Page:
Dialogue between Minsk and Brussels: mutual stand-by mode
Relations between the EU and Belarus are at the minimally acceptable level for both. The reduced interest of Minsk to the European External Action Service representatives visit meant to demonstrate that the Belarusian government had no intent to meet the EU’s political demands and re-start a dialogue in the near future.
On June 11, Head of Directorate for Europe, Mr. Romanovsky met with representatives of the European External Action Service. One of the EU delegates was Head of the Eastern Partnership Department of the European Commission Mr. Kjaer.
European officials also met with the EU ambassadors present in Belarus, Belarusian opposition politicians and civil society representatives.
The visit did not attract significant attention from the Belarusian authorities, which signals that they are generally pleased with the “truce” and do not intend to strengthen political cooperation. This trend occurred in April 2012, when the EU ambassadors returned to Belarus, overcoming the most acute phase of the diplomatic crisis.
Both sides, Minsk and Brussels, maintain their relations in a standby mode, without increasing the level of cooperation. In contrast with the February visit of Director for Eastern Europe, Southern Caucasus and Central Asia of the External Relations Directorate General of the European Commission Mr. Wiegand, who was received by Foreign Minister Martynov, representatives of EU delegation visiting Belarus on June 11-13 met with lower level Belarusian officials.
An appropriate meeting level would be at least a Deputy Foreign Minister, for instance, Mr. Kupchina, who took part in an informal Eastern Partnership Summit on June 5 in Chisinau. However Mr. Kjaer met with a Foreign Ministry directorate head. The low involvement and coverage level for the visit demonstrates that today Belarus regards Eurasian foreign policy cooperation as more important.
The most relevant factors for Eurasian cooperation are two loan programmes between Belarus and Russia. In particular, firstly, the third tranche of the EurAsEC Anti-Crisis Fund loan (USD 440 million), which, following long negotiations, was disbursed on June 15. Secondly, a more important factor is the upcoming consultations between Belarus and Russia regarding the nuclear power plant construction. It is anticipated that a general contract will be signed and a credit line will be opened by the end of June. Moreover, Belarus is expected to start negotiations with Russia about compensation to the Belarusian economy for Russia’s accession to the WTO.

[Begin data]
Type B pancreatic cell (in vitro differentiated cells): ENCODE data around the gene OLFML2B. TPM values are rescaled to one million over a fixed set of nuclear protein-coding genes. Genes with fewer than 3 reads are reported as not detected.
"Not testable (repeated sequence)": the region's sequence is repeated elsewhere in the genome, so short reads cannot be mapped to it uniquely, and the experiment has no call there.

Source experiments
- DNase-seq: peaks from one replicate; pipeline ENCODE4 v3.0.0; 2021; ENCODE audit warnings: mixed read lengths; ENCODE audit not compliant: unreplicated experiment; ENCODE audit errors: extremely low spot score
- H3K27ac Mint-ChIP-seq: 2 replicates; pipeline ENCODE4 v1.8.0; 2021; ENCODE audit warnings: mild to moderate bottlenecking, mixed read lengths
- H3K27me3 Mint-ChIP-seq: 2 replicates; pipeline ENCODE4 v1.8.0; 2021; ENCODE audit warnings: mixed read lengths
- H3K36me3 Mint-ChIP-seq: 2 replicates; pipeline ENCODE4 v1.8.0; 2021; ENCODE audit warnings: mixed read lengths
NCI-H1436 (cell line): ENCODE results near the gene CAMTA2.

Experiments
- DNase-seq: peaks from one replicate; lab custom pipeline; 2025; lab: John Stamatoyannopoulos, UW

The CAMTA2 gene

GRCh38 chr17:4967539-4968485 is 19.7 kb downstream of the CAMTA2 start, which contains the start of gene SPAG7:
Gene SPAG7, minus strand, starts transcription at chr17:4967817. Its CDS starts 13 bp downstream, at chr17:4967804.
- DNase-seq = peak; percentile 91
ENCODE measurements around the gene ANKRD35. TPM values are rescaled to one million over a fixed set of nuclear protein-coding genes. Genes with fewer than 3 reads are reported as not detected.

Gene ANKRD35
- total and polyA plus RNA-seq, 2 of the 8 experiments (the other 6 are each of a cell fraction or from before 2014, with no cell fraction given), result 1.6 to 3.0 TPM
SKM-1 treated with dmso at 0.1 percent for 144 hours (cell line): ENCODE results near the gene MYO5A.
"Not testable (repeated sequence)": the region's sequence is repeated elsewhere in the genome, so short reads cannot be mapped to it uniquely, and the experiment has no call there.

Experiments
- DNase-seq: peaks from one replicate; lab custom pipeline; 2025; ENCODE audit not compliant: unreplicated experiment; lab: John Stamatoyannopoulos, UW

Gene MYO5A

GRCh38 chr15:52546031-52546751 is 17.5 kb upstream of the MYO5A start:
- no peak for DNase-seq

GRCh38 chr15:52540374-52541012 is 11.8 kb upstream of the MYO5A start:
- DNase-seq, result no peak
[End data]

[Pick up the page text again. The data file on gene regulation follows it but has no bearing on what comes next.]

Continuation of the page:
Since the EU had no proposals regarding economic cooperation on a comparable scale, the Belarusian authorities continue waiting, hoping the EU will make the first step (eg, reducing or lifting sanctions).
Over the past year, military-political relations between Minsk and Kyiv have become complicated. Due to their high inertia and peculiarities, this downward trend would be extremely difficult to overcome.
The root cause of the crisis is the absence of a common political agenda in the Belarusian-Ukrainian relations. Minsk is looking for a market for Belarusian exports in Ukraine and offers its services as a negotiation platform for the settlement of the Russo-Ukrainian war, thereby hoping to avoid political issues in the dialogue with Kiev. Meanwhile, Ukraine is hoping for political support from Minsk in the confrontation with Moscow. In addition, Ukraine’s integration with NATO presupposes her common position with the Alliance in relation to Belarus. The NATO leadership regards the Belarusian Armed Forces as an integral part of the Russian military machine in the western strategic front (the Baltic states and Poland). In addition, the ongoing military reform in Ukraine envisages a reduction in the number of generals and the domestic political struggle makes some Ukrainian top military leaders targets in politically motivated attacks.
Hence, the criticism of Belarus coming from Ukrainian military leadership is dictated primarily by internal and external political considerations, as well as by the need to protect the interests of generals, and only then by facts.
For instance, initially, the Ukrainian military leadership made statements about 100,000 Russian servicemen allegedly taking part in the Russo-Belarusian military drill West-2017. Then the exercises were labelled quazi-open and military observers from Ukraine refused to provide their assessment, which caused a negative reaction in Minsk. Further, without citing specific facts, it was stated that Russia was building up its military presence in Belarus.
Apparently, the Belarusian and Ukrainian Defence Ministries have entangled in a confrontational spiral (on the level of rhetoric). Moreover, only a small part of the overly hidden process has been disclosed. That said, third states are very likely to take advantage of the situation (or have already done so). This is not only about Russia.
The Belarusian Defence Ministry officials are restrained in assessing their Ukrainian counterparts. However, such a restraint is not enough. Current military-political relations between Belarus and Ukraine are unlikely to stabilise without the intervention of both presidents.